Boris Johnson – Will he or Won’t he?

The news that Boris Johnson is still unsure whether to stand in 2015 is back in the limelight.  He has ruled out returning to Parliament before the election amid claims that George Osborne was pressuring him to do so by offering him the role of Chairman of the Conservative Party.

Mr Johnson’s political future at this point is very hazy. All we know is that he will remain as mayor of London until 2016. But that does not stop him seeking a way back into Parliament. If he decided to run, there is no doubt whatsoever that he would be elected, as he would be given one of the safest Conservative seats in London.  Cameron has said that when he returns he would immediately join the cabinet (of course this depends on a victory in 2015). Therefore, has Boris really got anything to lose?

As an ambitious man, he will most likely as we speak be eyeing up the position of leader. While he will have no problem being elected, he may face trouble being elected leader (if the position arises). He is respected by the majority of the party, and shares his ideology with many of them too – a liberal, who like Cameron will help modernise the party and attract a wider range of voters.

But there is the issue of his ‘silly’ behaviour which has made him a popular figure with the people, but it is not sure how well it would go down in the House of Commons.  Maybe come 2015, we may see a more ‘calm’ Johnson which many may find a more attractive quality for a Prime Minister.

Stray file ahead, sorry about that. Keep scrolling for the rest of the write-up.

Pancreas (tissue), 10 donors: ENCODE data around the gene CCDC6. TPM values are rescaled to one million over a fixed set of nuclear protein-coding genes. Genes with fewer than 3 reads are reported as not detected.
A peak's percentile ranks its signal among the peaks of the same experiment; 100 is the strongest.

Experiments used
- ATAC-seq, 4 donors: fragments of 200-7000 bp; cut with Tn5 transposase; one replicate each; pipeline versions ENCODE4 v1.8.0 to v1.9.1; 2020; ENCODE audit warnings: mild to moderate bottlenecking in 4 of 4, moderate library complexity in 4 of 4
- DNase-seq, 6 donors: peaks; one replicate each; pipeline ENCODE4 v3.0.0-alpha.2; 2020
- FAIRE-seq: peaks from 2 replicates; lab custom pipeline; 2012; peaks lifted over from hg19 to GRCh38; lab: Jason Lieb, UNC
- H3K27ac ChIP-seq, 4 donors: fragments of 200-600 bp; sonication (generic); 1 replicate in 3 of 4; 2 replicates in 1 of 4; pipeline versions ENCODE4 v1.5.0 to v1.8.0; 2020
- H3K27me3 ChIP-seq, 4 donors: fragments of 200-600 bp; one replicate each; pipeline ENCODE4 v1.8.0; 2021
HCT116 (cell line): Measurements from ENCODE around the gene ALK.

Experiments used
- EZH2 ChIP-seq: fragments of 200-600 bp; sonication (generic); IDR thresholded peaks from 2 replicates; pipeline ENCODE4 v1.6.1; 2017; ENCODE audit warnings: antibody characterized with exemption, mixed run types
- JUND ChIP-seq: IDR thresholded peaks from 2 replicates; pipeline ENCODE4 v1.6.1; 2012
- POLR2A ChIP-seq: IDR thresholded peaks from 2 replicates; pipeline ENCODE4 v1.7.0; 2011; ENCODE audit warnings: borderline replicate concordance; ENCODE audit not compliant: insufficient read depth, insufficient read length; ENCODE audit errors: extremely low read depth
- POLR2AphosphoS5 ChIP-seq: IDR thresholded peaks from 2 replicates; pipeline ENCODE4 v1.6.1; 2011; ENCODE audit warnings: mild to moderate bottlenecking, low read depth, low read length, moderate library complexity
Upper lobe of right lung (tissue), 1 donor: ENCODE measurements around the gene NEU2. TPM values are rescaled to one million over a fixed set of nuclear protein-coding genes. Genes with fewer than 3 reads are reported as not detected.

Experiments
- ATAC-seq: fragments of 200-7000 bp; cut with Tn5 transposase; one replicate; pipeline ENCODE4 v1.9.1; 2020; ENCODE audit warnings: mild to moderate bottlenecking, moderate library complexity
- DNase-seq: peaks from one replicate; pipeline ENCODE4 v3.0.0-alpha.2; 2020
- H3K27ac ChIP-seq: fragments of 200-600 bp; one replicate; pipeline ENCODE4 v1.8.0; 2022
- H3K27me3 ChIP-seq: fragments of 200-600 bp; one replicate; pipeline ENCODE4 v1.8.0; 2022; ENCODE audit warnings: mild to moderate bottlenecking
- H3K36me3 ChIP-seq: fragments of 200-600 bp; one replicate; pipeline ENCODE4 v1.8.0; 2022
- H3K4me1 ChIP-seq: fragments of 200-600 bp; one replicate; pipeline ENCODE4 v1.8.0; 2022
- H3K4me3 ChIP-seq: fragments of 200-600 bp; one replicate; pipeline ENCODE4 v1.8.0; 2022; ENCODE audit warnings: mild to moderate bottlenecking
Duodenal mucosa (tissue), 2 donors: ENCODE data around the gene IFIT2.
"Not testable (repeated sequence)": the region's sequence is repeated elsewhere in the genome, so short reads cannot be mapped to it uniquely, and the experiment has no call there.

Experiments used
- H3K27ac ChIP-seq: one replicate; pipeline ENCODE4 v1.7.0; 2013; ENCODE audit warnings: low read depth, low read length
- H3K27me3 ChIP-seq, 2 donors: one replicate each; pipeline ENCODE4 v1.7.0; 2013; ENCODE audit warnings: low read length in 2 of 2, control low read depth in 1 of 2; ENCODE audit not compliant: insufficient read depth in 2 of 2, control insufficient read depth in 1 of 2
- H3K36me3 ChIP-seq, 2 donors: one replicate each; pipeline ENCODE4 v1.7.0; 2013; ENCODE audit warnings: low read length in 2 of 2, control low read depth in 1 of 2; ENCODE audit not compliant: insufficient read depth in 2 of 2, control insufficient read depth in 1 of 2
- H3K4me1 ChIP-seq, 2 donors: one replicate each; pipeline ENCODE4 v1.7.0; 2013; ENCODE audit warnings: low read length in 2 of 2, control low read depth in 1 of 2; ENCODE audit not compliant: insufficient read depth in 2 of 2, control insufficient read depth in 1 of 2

How would the public react to him as leader? I think here we will get mixed reviews.  Essentially regarded as a ‘celebrity’ icon by the British public, there will no doubt be support for him as a possible Prime Minister. Who knows, his liveliness and humour may make the office of Prime Minister more attractive and spurge a new interest in politics.

There are of course, many who are sceptical of him. His appearance on TV shows such as Have I Got News For You have shown a side to him you would not necessarily trust as a senior political figure. Also his affairs and his overall character are something many people would not want to see in Downing Street.  Despite this, he has proven himself a very good politician, somebody who is likeable and can get their message across. As an ‘outsider’ from Parliament, he very well may be the ideal man for the job. George Osborne, Teresa May and Jeremy Hunt could all see themselves in Number 10. He could bring some new life to the party and when the position arises, Boris will just have to prove himself that he is leadership material. Of course, we still do not know what his plans for the future are.

Ben Callaghan

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